EU officials visit De Lima in jail

MANILA, Philippines (UPDATED) – Lawmakers from the European Union visited detained Senator Leila de Lima in jail on Wednesday, July 19.

The 12-member delegation of the European Parliament talked to De Lima, the fiercest critic of President Rodrigo Duterte, about the human rights situation in the Philippines. They also checked her condition inside prison.

The EU delegation was led by Sweden's Soraya Post and was joined by Adam Kosa of Hungary, Rikke Karlsson of Denmark, and Josef Weidenholzer of Austria, among others.

"She seems very good and strong and we discussed her situation and she didnt complain on the police in her detention, she said they're taking care of her there. But she says that she would love to go to her family and she also would love to go to her work in the Senate," Post said.

Days before visiting De Lima, the group already met with Senate President Aquilino Pimentel III and minority Senator Risa Hontiveros, De Lima’s friend and ally.

De Lima said she is "deeply grateful" to the international delegation for visiting her and for expressing "serious concerns" about her arrest. For the senator, this proves that the world is monitoring the Duterte administration.

"Once again, these visits from international institutions prove that indeed, the world is watching closely what is happening in our country under the Duterte regime. This regime, therefore, should better shape up and stop living in a fantasy world where it believes it can do anything based on one man’s whims. The growing clamor for accountability will ensure that justice will catch up to them," she said in a statement.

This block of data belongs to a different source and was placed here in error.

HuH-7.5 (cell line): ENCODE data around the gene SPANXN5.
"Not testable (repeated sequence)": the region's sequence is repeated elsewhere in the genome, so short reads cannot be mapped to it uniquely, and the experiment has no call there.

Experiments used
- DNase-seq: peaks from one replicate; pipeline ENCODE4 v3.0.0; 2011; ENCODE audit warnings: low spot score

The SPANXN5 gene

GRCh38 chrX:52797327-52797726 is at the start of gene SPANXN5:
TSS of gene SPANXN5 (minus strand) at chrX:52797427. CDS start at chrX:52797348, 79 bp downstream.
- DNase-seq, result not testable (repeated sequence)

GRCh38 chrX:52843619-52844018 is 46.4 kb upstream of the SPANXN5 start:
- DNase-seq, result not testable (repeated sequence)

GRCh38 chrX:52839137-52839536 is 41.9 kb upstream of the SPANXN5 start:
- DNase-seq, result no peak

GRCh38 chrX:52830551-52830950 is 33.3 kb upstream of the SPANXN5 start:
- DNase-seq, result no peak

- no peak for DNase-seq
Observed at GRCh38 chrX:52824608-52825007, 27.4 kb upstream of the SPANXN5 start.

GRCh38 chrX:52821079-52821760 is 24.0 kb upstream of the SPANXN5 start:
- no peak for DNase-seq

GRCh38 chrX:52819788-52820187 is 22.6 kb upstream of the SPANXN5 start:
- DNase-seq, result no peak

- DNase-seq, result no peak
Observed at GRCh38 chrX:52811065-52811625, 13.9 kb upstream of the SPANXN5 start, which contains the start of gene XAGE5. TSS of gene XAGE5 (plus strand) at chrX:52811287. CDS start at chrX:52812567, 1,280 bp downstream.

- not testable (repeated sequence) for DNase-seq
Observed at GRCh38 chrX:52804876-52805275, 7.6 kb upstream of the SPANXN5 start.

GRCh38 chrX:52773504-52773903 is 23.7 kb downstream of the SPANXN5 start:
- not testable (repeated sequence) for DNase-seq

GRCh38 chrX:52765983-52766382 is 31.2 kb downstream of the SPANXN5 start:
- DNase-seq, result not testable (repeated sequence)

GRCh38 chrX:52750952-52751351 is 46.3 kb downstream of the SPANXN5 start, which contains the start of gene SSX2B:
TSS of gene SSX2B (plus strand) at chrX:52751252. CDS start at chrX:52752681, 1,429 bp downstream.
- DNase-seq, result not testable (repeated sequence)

In March 2017, the European Parliament approved a resolution calling for the release of the opposition senator, who is detained at the PNP Custodial Center in Cramp Crame over “trumped up” drug-related charges.

The EU parliament “[called] for the immediate release of Senator Leila M. De Lima, and for her to be provided with adequate security whilst in detention."

They also urged Philippine authorities "to ensure a fair trial, recalling the right to the presumption of innocence, to drop all politically motivated charges against her, and to end any further acts of harassment against her."

In September 2016 or 3 months into the Duterte administration, the parliament passed a resolution, condemning the spate of extrajudicial killings in the country and urging the Philippine government to end these.

In response, the President slammed and cursed the EU for "interfering" with domestic affairs. Duterte also refused the acceptance of EU grants, amounting to P13 billion. – Rappler.com

Camille Elemia

Camille Elemia is Rappler's lead reporter for media, disinformation, and democracy. She won an ILO award in 2017. She received the prestigious Fulbright-Hubert Humphrey fellowship in 2019, allowing her to further study media and politics in the US. Email camille.elemia@rappler.com

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